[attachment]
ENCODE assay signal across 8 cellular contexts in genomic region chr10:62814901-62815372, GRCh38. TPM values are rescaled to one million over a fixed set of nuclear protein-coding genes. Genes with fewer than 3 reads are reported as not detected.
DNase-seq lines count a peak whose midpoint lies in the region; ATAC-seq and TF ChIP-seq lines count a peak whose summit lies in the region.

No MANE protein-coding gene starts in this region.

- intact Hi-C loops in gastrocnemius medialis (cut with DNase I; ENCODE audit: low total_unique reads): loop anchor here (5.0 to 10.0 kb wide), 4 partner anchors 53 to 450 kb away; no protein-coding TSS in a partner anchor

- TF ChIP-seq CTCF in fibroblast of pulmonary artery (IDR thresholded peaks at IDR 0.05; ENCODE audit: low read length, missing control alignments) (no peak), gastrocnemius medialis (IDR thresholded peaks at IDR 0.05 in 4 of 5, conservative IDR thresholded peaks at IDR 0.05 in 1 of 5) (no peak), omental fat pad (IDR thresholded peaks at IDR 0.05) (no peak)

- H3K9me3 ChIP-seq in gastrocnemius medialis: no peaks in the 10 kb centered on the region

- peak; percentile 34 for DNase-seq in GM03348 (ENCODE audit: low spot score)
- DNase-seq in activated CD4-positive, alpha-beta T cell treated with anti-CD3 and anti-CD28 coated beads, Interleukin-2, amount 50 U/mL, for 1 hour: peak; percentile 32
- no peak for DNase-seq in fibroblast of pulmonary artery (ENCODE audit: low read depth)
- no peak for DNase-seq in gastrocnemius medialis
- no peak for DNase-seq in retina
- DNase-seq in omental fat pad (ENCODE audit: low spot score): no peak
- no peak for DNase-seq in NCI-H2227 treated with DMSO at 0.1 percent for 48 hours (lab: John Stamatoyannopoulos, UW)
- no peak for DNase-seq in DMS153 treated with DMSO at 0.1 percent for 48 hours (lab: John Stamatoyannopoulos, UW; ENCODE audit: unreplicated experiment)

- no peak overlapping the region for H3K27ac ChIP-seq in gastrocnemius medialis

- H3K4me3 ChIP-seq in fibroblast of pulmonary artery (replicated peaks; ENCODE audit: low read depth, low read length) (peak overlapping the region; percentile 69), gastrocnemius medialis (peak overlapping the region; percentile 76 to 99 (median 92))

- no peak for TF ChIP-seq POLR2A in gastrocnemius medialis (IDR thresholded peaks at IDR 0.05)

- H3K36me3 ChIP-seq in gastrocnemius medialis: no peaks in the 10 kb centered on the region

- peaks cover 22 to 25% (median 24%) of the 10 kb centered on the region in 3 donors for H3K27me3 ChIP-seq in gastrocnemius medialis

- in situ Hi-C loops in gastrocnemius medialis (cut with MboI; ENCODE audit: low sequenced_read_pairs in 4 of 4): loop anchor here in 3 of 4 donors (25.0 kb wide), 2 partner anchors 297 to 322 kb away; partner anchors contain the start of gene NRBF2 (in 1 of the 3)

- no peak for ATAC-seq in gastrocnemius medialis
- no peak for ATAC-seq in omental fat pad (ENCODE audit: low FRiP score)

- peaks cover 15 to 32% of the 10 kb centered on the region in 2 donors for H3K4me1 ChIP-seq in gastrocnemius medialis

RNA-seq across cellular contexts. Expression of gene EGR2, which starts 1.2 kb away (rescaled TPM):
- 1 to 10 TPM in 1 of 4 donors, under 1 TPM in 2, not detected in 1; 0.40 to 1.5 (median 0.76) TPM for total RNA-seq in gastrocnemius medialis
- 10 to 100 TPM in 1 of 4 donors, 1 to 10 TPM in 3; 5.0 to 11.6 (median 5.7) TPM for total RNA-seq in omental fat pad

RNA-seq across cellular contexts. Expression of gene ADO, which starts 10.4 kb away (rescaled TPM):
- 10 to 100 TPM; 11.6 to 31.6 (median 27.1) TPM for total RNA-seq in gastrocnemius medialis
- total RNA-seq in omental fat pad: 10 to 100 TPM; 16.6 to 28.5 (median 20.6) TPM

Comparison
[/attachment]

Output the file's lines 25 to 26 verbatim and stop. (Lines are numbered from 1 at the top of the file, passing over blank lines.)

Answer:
- 1 to 10 TPM in 1 of 4 donors, under 1 TPM in 2, not detected in 1; 0.40 to 1.5 (median 0.76) TPM for total RNA-seq in gastrocnemius medialis
- 10 to 100 TPM in 1 of 4 donors, 1 to 10 TPM in 3; 5.0 to 11.6 (median 5.7) TPM for total RNA-seq in omental fat pad